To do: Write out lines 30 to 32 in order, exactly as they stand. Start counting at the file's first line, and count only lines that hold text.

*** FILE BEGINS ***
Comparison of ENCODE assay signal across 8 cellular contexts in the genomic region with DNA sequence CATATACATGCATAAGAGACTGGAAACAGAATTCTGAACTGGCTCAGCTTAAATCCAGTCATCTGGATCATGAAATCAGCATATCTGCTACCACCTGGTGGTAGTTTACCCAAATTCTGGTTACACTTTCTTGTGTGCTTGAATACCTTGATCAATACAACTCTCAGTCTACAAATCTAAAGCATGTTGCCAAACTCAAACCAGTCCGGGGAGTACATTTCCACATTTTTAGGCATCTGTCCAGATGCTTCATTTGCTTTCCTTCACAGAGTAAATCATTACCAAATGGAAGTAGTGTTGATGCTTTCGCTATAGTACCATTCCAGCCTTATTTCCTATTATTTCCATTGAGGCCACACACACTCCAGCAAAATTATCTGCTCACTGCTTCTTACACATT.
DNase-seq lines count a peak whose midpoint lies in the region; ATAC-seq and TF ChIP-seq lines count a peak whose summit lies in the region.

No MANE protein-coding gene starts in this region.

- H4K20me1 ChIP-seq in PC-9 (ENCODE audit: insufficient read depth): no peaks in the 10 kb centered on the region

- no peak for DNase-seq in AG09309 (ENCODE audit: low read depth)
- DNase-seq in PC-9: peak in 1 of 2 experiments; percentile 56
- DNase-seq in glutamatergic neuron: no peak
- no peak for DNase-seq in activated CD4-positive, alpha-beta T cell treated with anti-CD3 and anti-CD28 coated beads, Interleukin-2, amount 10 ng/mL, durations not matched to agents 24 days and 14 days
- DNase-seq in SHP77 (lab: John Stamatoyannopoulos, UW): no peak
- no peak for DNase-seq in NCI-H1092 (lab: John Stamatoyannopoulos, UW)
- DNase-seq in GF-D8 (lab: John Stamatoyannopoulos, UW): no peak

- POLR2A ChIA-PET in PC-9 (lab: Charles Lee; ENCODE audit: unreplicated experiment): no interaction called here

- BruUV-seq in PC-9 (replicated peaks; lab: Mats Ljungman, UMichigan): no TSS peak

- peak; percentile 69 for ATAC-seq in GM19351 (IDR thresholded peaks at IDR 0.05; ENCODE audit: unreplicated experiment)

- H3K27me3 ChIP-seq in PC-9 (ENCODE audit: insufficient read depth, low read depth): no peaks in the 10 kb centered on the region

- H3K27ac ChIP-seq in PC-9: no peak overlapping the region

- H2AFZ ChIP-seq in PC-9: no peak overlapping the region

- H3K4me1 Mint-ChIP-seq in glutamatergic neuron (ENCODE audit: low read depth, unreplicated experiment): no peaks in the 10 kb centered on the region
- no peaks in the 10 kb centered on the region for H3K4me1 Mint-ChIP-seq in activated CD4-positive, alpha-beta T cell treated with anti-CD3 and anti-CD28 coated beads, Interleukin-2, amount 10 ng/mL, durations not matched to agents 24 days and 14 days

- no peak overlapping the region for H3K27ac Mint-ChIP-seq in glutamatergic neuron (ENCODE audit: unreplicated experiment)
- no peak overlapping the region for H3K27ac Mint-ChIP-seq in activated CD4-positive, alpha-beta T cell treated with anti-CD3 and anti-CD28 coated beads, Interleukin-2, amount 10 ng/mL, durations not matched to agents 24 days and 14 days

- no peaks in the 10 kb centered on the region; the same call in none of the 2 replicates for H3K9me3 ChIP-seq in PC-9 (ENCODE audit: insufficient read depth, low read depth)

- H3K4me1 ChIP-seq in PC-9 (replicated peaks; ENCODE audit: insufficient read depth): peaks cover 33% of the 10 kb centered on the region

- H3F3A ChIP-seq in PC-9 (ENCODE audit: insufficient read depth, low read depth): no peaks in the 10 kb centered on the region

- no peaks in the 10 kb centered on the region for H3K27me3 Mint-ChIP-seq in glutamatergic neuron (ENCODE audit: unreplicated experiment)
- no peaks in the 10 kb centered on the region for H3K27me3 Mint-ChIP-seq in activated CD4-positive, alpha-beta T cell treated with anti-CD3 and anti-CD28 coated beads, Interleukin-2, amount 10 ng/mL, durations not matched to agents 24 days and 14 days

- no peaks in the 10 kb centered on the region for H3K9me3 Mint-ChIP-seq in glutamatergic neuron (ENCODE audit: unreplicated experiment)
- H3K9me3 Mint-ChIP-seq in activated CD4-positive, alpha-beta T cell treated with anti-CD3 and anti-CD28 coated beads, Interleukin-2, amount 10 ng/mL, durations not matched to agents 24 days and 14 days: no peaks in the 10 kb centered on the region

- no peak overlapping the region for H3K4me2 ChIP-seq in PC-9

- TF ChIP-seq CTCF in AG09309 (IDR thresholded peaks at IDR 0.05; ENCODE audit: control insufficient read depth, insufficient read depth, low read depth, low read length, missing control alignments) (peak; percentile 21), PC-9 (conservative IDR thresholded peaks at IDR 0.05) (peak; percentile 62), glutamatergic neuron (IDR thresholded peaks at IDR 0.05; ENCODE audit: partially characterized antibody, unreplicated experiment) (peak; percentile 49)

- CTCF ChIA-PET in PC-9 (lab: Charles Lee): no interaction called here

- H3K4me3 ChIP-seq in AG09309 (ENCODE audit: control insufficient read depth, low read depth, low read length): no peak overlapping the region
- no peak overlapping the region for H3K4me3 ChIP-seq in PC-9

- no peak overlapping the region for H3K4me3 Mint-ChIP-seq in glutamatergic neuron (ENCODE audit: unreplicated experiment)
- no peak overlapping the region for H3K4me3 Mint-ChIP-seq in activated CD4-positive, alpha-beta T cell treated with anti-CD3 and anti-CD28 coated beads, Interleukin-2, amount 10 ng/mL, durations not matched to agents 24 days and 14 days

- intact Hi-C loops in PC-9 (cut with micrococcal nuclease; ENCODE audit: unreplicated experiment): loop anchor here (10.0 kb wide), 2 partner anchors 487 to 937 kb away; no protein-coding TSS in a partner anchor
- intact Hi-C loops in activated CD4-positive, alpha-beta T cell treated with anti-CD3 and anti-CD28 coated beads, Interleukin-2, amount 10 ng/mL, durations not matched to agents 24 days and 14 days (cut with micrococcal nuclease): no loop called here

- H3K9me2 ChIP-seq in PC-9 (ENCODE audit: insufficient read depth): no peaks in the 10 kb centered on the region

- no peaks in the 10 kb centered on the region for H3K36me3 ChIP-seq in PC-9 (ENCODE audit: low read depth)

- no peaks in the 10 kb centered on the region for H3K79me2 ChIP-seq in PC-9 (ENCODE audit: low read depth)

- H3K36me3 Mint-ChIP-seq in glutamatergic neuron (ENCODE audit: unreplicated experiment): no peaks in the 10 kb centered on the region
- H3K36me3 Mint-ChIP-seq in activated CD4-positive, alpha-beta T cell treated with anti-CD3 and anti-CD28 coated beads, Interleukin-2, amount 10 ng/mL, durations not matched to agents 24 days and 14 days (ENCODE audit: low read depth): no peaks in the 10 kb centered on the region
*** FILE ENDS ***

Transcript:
- TF ChIP-seq CTCF in AG09309 (IDR thresholded peaks at IDR 0.05; ENCODE audit: control insufficient read depth, insufficient read depth, low read depth, low read length, missing control alignments) (peak; percentile 21), PC-9 (conservative IDR thresholded peaks at IDR 0.05) (peak; percentile 62), glutamatergic neuron (IDR thresholded peaks at IDR 0.05; ENCODE audit: partially characterized antibody, unreplicated experiment) (peak; percentile 49)

- CTCF ChIA-PET in PC-9 (lab: Charles Lee): no interaction called here

- H3K4me3 ChIP-seq in AG09309 (ENCODE audit: control insufficient read depth, low read depth, low read length): no peak overlapping the region